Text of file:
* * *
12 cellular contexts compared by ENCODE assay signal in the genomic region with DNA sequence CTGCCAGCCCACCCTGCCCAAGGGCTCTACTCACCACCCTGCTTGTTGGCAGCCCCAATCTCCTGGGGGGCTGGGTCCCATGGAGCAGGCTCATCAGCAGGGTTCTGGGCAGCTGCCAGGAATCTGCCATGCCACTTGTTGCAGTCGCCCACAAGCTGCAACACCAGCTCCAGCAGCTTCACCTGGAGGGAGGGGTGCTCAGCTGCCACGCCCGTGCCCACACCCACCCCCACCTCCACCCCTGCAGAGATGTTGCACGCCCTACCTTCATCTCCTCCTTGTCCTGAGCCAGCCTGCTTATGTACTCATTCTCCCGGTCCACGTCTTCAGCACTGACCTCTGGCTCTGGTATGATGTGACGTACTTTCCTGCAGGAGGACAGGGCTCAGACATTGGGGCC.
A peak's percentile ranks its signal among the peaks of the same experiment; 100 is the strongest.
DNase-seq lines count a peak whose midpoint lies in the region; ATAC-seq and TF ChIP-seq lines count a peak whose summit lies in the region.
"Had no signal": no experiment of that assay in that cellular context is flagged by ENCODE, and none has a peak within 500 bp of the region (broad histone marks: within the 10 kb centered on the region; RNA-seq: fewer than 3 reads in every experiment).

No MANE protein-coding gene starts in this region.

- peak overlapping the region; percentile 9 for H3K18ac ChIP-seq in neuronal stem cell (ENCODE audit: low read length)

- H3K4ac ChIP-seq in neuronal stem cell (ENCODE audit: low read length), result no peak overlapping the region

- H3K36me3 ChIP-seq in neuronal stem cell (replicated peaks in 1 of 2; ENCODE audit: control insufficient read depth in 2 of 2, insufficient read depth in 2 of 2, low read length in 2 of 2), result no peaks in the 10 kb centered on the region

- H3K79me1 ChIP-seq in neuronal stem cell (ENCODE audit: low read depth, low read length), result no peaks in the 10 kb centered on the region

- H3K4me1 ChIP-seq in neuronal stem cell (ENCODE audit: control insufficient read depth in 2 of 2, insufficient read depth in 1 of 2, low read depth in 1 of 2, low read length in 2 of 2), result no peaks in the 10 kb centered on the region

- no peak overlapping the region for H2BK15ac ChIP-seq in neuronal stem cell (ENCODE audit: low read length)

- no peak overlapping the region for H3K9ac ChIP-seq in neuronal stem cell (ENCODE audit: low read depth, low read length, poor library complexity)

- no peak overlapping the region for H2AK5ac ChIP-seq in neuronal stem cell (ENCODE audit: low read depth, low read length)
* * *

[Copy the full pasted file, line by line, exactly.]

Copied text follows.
12 cellular contexts compared by ENCODE assay signal in the genomic region with DNA sequence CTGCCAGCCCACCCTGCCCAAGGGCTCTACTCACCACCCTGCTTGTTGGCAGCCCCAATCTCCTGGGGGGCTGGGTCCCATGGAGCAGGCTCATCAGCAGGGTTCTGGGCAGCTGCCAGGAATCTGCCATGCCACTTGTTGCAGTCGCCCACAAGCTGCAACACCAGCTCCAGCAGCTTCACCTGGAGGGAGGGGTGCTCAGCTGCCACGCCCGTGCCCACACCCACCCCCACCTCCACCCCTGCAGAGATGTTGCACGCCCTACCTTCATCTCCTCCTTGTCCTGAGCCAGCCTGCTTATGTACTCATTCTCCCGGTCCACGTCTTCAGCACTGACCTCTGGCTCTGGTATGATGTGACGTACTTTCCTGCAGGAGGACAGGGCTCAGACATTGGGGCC.
A peak's percentile ranks its signal among the peaks of the same experiment; 100 is the strongest.
DNase-seq lines count a peak whose midpoint lies in the region; ATAC-seq and TF ChIP-seq lines count a peak whose summit lies in the region.
"Had no signal": no experiment of that assay in that cellular context is flagged by ENCODE, and none has a peak within 500 bp of the region (broad histone marks: within the 10 kb centered on the region; RNA-seq: fewer than 3 reads in every experiment).

No MANE protein-coding gene starts in this region.

- peak overlapping the region; percentile 9 for H3K18ac ChIP-seq in neuronal stem cell (ENCODE audit: low read length)

- H3K4ac ChIP-seq in neuronal stem cell (ENCODE audit: low read length), result no peak overlapping the region

- H3K36me3 ChIP-seq in neuronal stem cell (replicated peaks in 1 of 2; ENCODE audit: control insufficient read depth in 2 of 2, insufficient read depth in 2 of 2, low read length in 2 of 2), result no peaks in the 10 kb centered on the region

- H3K79me1 ChIP-seq in neuronal stem cell (ENCODE audit: low read depth, low read length), result no peaks in the 10 kb centered on the region

- H3K4me1 ChIP-seq in neuronal stem cell (ENCODE audit: control insufficient read depth in 2 of 2, insufficient read depth in 1 of 2, low read depth in 1 of 2, low read length in 2 of 2), result no peaks in the 10 kb centered on the region

- no peak overlapping the region for H2BK15ac ChIP-seq in neuronal stem cell (ENCODE audit: low read length)

- no peak overlapping the region for H3K9ac ChIP-seq in neuronal stem cell (ENCODE audit: low read depth, low read length, poor library complexity)

- no peak overlapping the region for H2AK5ac ChIP-seq in neuronal stem cell (ENCODE audit: low read depth, low read length)